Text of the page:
Due to the current world situation, Sweden has one of the highest asylum applications within the European Union. Immigrant mothers, specifically those who have immigrated during the last ten years and do not speak the language of the new country, are found to be at particular risk of being effected by postpartum depression.
In this study, we elucidate Swedish Child Health Services nurses' experiences of identifying signs of postpartum depression in non-Swedish-speaking immigrant mothers.
Latent content analysis was used when analysing data material from 13 research interviews.
Being able to interpret a non-Swedish-speaking immigrant mother's mood required establishing and constant deepening of a transcultural caring relationship, the use of cultural knowledge to perceive signs of postpartum depression from observations and interactions and to rely on intuition.
There are both challenges and key factors for success in interpreting the mood of non-Swedish-speaking immigrant mothers.
This study provides information to healthcare professionals about challenges with adapting the screening with the Edinburgh Postnatal Depression Scale to immigrant mothers not speaking the language of residence. Tacit knowledge and cultural competence among healthcare personnel are invaluable assets when interpreting mental health in this vulnerable group of mothers.
[Discussions on reports presented at the joint session of the Academy of Medical Sciences and the Academy of Pedagogical Sciences of the USSR on "Health and education of preschool children" in Gorky, September 5-7, 1978].
This study focused on Swedish child health nurses' attitudes and the support they provided to fathers and mothers, highlighting changes from 2004 to 2014.
In 2014, 363 child health nurses in Stockholm County completed a 23-item questionnaire, similar to the questionnaire by Massoudi et al. in 2004, on their attitudes and the support they gave to fathers and mothers. Analyses were completed using chi-square tests of nurses' attitudes and support to fathers and mothers, and the results from the 2004 and 2014 studies were compared.
In 2014, the vast majority of nurses fully agreed that it was important to have close contact with both parents, but more than two-thirds did not feel they had the same competencies for mothers and fathers and three quarters found it complicated to support both parents. The majority viewed fathers more equally in 2014 than in 2004 and although they did provide more support to both parents, mothers in 2014 still received more support than fathers.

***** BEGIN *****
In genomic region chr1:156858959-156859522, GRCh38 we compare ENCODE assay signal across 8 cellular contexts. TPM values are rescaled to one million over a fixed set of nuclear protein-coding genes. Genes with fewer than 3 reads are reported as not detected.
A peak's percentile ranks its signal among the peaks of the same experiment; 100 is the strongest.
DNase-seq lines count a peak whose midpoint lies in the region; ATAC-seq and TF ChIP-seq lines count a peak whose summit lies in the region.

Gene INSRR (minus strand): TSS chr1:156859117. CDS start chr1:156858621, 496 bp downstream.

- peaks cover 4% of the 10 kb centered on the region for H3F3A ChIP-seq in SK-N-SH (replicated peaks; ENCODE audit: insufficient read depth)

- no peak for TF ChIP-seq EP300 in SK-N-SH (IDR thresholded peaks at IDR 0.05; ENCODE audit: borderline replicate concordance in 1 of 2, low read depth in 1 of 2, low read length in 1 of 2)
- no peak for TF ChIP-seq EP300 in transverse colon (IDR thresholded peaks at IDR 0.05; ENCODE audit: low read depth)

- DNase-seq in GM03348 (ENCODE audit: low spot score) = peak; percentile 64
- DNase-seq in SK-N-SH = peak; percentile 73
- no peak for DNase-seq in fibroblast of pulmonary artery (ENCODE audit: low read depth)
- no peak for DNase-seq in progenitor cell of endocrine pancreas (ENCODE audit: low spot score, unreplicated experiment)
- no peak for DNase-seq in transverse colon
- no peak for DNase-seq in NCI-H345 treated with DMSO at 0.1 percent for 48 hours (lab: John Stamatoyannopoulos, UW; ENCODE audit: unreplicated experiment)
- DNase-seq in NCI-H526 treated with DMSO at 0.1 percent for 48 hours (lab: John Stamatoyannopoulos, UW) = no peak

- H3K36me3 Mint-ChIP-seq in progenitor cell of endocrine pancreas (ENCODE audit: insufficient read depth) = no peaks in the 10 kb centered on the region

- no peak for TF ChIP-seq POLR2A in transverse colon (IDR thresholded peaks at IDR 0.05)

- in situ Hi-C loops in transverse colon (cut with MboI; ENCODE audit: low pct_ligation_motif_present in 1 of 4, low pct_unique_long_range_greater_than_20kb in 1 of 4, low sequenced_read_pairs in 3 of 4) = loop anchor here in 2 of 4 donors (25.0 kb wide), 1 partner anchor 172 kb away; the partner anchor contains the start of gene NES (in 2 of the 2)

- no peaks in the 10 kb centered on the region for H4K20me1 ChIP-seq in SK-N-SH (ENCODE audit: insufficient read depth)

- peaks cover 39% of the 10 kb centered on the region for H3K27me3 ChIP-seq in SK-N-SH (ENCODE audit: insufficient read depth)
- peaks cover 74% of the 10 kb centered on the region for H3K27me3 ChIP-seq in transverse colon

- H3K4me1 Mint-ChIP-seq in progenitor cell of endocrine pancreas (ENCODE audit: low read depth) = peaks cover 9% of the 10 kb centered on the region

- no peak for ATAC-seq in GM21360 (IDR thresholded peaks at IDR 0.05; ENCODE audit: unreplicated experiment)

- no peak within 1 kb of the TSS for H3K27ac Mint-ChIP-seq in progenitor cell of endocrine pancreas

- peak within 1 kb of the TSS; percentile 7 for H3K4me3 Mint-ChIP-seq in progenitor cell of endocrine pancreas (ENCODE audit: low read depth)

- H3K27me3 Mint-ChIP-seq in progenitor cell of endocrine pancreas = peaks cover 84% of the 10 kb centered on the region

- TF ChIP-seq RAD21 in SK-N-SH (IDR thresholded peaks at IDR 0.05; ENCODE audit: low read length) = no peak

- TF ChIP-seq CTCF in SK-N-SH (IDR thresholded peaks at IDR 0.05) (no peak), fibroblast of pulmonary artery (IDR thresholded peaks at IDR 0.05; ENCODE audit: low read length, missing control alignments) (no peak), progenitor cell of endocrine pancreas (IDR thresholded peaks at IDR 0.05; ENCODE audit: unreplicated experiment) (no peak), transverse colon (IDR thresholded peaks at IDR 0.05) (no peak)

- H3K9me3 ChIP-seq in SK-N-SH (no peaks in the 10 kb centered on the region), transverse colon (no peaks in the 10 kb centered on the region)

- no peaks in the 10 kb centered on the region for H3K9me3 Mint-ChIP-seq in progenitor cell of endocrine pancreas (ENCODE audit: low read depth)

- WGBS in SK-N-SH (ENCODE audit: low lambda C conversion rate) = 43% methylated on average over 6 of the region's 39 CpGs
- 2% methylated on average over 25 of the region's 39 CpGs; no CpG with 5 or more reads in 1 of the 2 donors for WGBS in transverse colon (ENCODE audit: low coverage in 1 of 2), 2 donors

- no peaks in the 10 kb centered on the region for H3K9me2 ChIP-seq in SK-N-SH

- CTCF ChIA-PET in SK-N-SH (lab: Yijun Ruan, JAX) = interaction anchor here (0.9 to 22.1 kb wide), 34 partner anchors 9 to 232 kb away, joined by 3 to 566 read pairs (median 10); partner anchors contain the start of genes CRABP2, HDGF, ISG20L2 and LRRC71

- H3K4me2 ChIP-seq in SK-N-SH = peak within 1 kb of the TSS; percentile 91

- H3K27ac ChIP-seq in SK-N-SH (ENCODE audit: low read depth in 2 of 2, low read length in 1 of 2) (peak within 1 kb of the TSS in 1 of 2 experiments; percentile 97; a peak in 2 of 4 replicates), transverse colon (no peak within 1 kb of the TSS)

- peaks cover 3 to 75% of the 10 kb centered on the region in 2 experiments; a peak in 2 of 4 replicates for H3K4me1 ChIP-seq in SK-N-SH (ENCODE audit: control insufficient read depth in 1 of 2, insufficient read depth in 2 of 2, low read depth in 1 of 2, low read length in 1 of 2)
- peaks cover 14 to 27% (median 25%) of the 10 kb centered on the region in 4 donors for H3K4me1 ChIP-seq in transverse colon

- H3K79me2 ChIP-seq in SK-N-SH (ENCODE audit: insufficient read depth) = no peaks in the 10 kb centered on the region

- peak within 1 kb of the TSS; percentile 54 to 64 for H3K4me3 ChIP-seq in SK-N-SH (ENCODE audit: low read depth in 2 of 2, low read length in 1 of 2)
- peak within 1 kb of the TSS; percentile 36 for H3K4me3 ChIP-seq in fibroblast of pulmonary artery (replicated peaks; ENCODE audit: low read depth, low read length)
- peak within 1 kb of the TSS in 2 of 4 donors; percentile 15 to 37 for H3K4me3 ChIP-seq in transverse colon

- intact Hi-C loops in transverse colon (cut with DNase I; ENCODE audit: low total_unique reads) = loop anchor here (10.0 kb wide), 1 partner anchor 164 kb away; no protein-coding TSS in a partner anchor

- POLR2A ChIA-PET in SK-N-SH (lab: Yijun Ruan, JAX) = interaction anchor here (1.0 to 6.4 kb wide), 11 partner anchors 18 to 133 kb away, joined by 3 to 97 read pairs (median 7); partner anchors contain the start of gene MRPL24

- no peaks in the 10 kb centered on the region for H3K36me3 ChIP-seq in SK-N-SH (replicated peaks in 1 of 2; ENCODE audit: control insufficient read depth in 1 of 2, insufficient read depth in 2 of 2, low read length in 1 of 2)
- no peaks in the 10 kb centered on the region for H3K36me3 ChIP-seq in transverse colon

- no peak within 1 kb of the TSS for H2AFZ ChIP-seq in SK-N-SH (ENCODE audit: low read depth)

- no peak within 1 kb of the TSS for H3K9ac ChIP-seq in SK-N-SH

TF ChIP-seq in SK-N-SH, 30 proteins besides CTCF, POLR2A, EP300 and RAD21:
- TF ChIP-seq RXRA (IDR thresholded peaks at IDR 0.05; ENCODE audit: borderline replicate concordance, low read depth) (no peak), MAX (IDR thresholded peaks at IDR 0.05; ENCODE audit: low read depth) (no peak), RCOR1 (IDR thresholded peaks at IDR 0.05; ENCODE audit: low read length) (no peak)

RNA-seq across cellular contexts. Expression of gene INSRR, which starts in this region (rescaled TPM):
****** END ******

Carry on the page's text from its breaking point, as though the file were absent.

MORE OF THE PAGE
While Swedish child health nurses viewed fathers as more equal to mothers in 2014 than 2004, mothers still received the majority of the parenting support.
The aim of this study was to investigate child health-care coordinators' experiences of being a facilitator for the implementation of a new national child health-care programme in the form of a web-based national guide.
The study was based on eight remote, online focus groups, using Skype for Business. A qualitative content analysis was performed.
The analysis generated three categories: adapt to a local context, transition challenges and led by strong incentives. There were eight subcategories. In the latent analysis, the theme 'Being a facilitator: a complex role' was formed to express the child health-care coordinators' experiences.
Facilitating a national guideline or decision support in a local context is a complex task that requires an advocating and mediating role. For successful implementation, guidelines and decision support, such as a web-based guide and the new child health-care programme, must match professional consensus and needs and be seen as relevant by all. Participation in the development and a strong bottom-up approach was important, making the web-based guide and the programme relevant to whom it is intended to serve, and for successful implementation. The study contributes valuable knowledge when planning to implement a national web-based decision support and policy programme in a local health-care context.
The aim of this study was to investigate public health nurses' experiences of using interpreters when meeting with Arabic-speaking first-time mothers.
An inductive qualitative design was used. Individual interviews were conducted with Swedish public health nurses (n = 11) with experience of working in child health care with interpreters when meeting with Arabic-speaking first-time mothers.
Data were analyzed using qualitative content analysis.
The analysis of the interviews resulted in one overarching theme: Having to accept and learn to incorporate interpreters when meeting with Arabic-speaking first-time mothers. Three subthemes were identified: (a) enabling an understanding of the situation of the mothers; (b) contributing to a trustful relationship; and (c) creating disturbing elements in the dialogue.
Using interpreters optimized the conversation between the public health nurse and the Arab-speaking first-time mother; however, the complexity of using interpreters was also apparent.